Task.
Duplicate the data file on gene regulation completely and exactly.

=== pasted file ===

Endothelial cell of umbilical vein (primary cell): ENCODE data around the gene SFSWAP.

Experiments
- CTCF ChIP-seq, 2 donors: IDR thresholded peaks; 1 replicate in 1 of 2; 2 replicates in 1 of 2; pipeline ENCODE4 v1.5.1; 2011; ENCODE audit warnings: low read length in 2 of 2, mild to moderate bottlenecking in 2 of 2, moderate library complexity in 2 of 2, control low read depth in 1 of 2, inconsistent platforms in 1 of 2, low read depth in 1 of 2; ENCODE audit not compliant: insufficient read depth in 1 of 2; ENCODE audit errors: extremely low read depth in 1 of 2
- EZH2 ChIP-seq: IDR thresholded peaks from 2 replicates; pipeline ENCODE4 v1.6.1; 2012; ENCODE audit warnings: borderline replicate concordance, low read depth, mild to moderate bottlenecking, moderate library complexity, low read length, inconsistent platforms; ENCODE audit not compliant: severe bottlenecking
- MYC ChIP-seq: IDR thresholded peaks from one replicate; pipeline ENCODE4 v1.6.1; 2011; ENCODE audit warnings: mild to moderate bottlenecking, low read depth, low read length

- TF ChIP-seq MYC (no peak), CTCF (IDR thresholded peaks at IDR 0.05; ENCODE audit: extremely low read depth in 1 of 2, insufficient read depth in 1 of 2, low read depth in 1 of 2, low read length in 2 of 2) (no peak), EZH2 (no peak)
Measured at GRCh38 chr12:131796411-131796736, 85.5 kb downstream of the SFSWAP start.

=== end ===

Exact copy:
Endothelial cell of umbilical vein (primary cell): ENCODE data around the gene SFSWAP.

Experiments
- CTCF ChIP-seq, 2 donors: IDR thresholded peaks; 1 replicate in 1 of 2; 2 replicates in 1 of 2; pipeline ENCODE4 v1.5.1; 2011; ENCODE audit warnings: low read length in 2 of 2, mild to moderate bottlenecking in 2 of 2, moderate library complexity in 2 of 2, control low read depth in 1 of 2, inconsistent platforms in 1 of 2, low read depth in 1 of 2; ENCODE audit not compliant: insufficient read depth in 1 of 2; ENCODE audit errors: extremely low read depth in 1 of 2
- EZH2 ChIP-seq: IDR thresholded peaks from 2 replicates; pipeline ENCODE4 v1.6.1; 2012; ENCODE audit warnings: borderline replicate concordance, low read depth, mild to moderate bottlenecking, moderate library complexity, low read length, inconsistent platforms; ENCODE audit not compliant: severe bottlenecking
- MYC ChIP-seq: IDR thresholded peaks from one replicate; pipeline ENCODE4 v1.6.1; 2011; ENCODE audit warnings: mild to moderate bottlenecking, low read depth, low read length

- TF ChIP-seq MYC (no peak), CTCF (IDR thresholded peaks at IDR 0.05; ENCODE audit: extremely low read depth in 1 of 2, insufficient read depth in 1 of 2, low read depth in 1 of 2, low read length in 2 of 2) (no peak), EZH2 (no peak)
Measured at GRCh38 chr12:131796411-131796736, 85.5 kb downstream of the SFSWAP start.